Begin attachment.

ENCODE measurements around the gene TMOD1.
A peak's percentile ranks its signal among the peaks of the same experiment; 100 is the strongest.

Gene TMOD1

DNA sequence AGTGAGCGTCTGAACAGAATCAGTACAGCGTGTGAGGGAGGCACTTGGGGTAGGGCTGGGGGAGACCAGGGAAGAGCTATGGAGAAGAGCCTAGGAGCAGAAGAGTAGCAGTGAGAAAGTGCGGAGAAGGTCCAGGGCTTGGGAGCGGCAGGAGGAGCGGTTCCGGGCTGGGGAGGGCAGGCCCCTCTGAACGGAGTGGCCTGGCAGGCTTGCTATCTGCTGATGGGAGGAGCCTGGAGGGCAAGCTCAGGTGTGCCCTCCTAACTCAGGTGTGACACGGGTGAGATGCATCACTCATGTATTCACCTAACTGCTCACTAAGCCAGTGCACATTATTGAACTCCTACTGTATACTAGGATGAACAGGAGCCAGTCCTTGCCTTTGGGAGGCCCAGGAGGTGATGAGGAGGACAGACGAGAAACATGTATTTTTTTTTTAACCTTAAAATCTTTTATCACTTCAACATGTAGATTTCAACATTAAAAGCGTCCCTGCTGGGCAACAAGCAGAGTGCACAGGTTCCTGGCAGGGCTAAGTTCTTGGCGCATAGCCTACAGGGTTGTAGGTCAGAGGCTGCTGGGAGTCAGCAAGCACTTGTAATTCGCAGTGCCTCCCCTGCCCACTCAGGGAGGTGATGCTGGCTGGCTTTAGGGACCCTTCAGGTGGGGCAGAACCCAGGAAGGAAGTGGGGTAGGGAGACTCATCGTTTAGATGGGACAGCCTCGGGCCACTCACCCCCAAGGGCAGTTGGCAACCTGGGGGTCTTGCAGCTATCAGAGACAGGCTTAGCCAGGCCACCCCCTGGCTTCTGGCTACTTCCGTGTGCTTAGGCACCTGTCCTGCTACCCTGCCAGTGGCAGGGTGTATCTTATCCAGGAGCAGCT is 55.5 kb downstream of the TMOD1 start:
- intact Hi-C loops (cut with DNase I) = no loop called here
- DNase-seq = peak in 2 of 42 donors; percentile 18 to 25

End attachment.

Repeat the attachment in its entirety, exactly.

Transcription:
ENCODE measurements around the gene TMOD1.
A peak's percentile ranks its signal among the peaks of the same experiment; 100 is the strongest.

Gene TMOD1

DNA sequence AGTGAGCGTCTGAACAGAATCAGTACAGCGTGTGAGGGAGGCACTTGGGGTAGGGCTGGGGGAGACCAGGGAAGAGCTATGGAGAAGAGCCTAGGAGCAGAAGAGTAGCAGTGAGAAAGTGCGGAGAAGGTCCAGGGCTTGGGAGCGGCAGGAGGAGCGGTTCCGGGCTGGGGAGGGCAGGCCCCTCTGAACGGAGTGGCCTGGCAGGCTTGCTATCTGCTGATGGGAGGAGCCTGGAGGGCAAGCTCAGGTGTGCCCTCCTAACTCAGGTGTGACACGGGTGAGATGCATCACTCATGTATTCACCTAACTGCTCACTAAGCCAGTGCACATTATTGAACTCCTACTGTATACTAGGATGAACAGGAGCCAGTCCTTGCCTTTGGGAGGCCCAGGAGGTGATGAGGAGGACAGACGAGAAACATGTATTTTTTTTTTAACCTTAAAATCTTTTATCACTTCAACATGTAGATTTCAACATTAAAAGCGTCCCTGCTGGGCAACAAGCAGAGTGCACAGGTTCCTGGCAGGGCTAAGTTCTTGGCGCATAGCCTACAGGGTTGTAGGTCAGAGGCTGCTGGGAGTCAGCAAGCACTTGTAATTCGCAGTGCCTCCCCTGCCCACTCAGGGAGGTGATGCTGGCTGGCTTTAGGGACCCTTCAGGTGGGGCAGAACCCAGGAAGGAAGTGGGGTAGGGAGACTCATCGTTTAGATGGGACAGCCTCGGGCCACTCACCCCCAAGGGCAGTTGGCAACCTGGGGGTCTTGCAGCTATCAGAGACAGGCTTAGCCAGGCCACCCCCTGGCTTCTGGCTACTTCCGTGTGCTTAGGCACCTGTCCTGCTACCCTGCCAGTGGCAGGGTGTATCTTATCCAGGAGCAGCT is 55.5 kb downstream of the TMOD1 start:
- intact Hi-C loops (cut with DNase I) = no loop called here
- DNase-seq = peak in 2 of 42 donors; percentile 18 to 25